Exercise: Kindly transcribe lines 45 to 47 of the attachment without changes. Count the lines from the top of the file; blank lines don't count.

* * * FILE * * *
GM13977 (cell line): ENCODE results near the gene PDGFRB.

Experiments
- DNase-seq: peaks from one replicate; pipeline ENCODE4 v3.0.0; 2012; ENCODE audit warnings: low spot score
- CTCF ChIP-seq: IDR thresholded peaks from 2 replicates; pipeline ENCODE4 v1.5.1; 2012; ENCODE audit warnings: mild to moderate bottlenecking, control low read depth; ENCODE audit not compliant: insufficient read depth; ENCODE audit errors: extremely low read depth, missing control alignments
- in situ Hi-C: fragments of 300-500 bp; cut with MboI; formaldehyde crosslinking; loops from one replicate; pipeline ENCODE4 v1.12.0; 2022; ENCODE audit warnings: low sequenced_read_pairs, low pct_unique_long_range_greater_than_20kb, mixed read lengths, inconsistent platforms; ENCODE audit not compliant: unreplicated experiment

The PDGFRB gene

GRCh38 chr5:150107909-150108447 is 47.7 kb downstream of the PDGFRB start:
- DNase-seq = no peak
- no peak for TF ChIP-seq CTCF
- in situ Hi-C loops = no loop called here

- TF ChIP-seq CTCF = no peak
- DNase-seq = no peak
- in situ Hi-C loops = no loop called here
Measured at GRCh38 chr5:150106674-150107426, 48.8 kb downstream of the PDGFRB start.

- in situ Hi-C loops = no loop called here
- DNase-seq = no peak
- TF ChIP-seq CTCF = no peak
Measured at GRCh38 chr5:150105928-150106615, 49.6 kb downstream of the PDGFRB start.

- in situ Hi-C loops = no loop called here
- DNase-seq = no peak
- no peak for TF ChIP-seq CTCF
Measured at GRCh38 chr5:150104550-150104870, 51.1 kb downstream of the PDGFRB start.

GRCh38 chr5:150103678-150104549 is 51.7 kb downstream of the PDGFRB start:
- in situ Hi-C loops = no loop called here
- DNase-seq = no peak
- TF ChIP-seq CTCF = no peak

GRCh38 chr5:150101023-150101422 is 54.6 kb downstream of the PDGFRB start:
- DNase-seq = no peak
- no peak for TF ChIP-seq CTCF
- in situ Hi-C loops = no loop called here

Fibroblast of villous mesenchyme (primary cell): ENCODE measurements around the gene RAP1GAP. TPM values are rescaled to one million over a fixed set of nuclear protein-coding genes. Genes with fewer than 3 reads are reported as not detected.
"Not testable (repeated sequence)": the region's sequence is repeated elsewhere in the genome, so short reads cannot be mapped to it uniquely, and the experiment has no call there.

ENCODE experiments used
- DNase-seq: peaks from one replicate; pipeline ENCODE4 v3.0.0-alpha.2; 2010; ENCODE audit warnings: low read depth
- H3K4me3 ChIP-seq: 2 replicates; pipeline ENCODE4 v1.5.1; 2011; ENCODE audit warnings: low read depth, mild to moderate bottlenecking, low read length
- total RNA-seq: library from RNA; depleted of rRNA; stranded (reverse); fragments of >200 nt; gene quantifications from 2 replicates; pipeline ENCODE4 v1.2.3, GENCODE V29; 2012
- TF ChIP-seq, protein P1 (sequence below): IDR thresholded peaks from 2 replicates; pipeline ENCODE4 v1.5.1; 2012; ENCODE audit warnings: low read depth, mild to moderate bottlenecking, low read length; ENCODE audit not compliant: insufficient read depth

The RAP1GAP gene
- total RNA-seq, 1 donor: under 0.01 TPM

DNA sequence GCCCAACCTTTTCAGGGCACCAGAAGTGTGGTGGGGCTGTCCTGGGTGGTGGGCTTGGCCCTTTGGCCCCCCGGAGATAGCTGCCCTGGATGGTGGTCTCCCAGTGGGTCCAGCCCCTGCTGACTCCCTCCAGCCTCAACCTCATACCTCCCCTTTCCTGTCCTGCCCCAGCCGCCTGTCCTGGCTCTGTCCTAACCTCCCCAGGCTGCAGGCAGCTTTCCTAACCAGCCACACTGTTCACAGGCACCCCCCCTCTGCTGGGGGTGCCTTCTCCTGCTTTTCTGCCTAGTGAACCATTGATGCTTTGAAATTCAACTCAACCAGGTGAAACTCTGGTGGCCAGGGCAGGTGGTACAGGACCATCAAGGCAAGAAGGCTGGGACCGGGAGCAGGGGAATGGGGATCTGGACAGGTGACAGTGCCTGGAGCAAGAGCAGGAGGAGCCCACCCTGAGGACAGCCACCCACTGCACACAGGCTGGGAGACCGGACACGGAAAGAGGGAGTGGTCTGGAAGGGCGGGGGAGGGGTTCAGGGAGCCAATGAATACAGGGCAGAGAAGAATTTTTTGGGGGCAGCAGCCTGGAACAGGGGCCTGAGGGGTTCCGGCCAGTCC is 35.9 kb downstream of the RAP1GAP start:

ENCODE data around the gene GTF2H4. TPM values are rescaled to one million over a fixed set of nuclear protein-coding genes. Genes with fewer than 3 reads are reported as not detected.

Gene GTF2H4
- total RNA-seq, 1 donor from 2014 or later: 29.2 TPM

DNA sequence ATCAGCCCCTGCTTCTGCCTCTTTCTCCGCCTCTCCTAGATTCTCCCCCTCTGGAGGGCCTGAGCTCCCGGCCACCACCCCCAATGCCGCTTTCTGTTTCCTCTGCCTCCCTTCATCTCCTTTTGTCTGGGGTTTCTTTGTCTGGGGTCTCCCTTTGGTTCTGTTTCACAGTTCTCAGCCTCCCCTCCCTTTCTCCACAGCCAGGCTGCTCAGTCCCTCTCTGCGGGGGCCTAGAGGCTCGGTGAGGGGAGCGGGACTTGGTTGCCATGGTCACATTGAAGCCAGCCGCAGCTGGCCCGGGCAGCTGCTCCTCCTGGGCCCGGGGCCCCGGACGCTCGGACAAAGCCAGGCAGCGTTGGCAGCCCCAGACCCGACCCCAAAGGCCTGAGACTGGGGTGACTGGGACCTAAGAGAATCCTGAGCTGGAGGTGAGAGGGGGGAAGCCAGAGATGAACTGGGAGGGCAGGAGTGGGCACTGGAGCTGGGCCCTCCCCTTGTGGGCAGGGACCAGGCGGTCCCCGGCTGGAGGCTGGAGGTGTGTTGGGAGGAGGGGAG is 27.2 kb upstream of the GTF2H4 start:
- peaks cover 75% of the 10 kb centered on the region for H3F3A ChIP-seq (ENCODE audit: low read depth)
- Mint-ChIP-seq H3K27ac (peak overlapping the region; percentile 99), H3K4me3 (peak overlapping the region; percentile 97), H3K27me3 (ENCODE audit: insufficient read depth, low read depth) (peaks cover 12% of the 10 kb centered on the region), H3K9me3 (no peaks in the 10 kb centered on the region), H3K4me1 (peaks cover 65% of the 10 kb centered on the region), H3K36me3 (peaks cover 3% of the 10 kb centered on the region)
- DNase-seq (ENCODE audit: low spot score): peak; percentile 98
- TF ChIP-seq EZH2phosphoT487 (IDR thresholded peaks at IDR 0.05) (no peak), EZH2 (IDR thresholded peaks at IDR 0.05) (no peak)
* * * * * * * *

- peaks cover 75% of the 10 kb centered on the region for H3F3A ChIP-seq (ENCODE audit: low read depth)
- Mint-ChIP-seq H3K27ac (peak overlapping the region; percentile 99), H3K4me3 (peak overlapping the region; percentile 97), H3K27me3 (ENCODE audit: insufficient read depth, low read depth) (peaks cover 12% of the 10 kb centered on the region), H3K9me3 (no peaks in the 10 kb centered on the region), H3K4me1 (peaks cover 65% of the 10 kb centered on the region), H3K36me3 (peaks cover 3% of the 10 kb centered on the region)
- DNase-seq (ENCODE audit: low spot score): peak; percentile 98